Boston Red Sox

Chris Sale extension a big risk for the Boston Red Sox

Chris Sale and the Boston Red Sox are close to a contract extension, but the team might not be getting the pitcher they think they are.

Chris Sale and the Boston Red Sox are going all-in on his left arm for the foreseeable future.

Sale, 29, is close to signing a contract extension with the Red Sox, a deal first reported by Alex Speier of the Boston Globe. Details aren’t finalized yet, but the deal will likely keep him in Boston well into his 30s.

Sale, who turns 30 in eight days, was eligible to become a free agent after this season, a year in which he will make $15 million. The tall, lanky left-hander is coming off his seventh straight All-Star season, his second with the Red Sox, finishing with a 12-4 record and a 2.11 ERA in 27 starts.

By these measures Sale’s deal with the Red Sox makes sense. He’s one of the most dominant starting pitchers in the league with the best strikeout-to-walk and SO/9 ratio in baseball history. Towards the end of the season, however, there were signs that counting on Sale long-term is a big risk.

Shoulder inflammation limited Sale to just seven starts and 29 innings pitched after the All-Star break in 2018. He returned in time for Boston’s run to the World Series, striking out Manny Machado for the final out in October. That final image, though, hid the fact that Sale wasn’t the same pitcher. In five playoff appearances, his ERA rose to 4.17 and he only lasted into the sixth inning once. Sale has pitched the seventh most innings of any starter in the last five seasons, putting stress on his powerful left arm that may be starting to let him down.

For the Red Sox organization, signing Sale to an extension makes their already-fragile luxury tax situation even more precarious. The Red Sox currently have a $237 million payroll for the 2019 season, more than $31 million over the luxury tax threshold. That carries with it a 42 per cent tax which rises to 75 per cent if their payroll increases by just $9 million.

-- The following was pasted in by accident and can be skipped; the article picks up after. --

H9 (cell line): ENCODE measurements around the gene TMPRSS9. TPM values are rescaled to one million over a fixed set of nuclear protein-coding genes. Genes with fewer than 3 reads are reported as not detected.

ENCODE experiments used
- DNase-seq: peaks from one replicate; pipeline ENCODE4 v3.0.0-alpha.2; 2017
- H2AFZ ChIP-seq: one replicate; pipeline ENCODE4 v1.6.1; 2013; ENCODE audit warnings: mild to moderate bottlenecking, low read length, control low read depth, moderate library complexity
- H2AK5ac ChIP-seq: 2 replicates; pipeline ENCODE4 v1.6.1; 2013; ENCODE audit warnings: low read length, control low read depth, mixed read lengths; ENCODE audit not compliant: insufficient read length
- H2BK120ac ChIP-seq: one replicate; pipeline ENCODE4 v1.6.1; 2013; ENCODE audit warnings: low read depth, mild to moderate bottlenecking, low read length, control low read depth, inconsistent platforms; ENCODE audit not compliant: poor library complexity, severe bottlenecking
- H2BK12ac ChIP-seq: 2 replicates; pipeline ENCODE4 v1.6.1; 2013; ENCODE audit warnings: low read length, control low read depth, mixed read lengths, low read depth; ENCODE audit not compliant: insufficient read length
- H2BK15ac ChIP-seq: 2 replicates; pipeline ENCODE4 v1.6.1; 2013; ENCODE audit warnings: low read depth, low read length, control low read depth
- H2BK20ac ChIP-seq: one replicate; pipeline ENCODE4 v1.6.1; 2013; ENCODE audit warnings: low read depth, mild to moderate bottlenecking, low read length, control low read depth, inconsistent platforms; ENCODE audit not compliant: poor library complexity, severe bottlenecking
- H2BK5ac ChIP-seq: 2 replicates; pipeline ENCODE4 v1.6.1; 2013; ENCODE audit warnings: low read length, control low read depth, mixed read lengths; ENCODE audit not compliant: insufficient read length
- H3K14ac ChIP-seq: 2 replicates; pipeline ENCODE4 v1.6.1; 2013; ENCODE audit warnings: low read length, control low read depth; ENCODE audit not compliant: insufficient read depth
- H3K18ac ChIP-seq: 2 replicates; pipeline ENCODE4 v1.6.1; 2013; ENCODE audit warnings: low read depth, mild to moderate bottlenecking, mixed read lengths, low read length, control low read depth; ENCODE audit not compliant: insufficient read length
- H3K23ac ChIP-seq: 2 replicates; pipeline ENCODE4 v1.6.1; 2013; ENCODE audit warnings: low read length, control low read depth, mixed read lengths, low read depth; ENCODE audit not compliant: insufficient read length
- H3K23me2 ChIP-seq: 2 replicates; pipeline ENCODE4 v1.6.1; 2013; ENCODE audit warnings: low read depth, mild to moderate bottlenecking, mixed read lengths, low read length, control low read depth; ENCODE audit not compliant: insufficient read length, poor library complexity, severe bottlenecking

As the Red Sox creep ever higher above the threshold they’ve come to realize they can’t keep everyone. Closer Craig Kimbrel was allowed to leave in free agency, leaving the club with an uncertain bullpen. They’re also facing several more tough decisions in the next few years.

Shortstop Xander Bogaerts, who finished second on the team in 2018 with 103 RBI, becomes a free agent after this season and is due a raise from his current $12 million contract. Reigning AL MVP Mookie Betts hits the open market in two years and will likely command a deal near Mike Trout’s $430 million extension; Betts already revealed he turned down Boston’s $200 million offer and doesn’t expect to sign an extension with the team before his contract runs out. Left fielder Andrew Benintendi remains under team control for another four seasons but is arbitration-eligible next offseason after earning just $717,000 this year.

The Red Sox loaded up for their run at the 2018 World Series, leaving them with a gluttony of star players who will need to be paid sooner or later. They’re taking care of Sale now, counting on the fact his best days aren’t already behind him.

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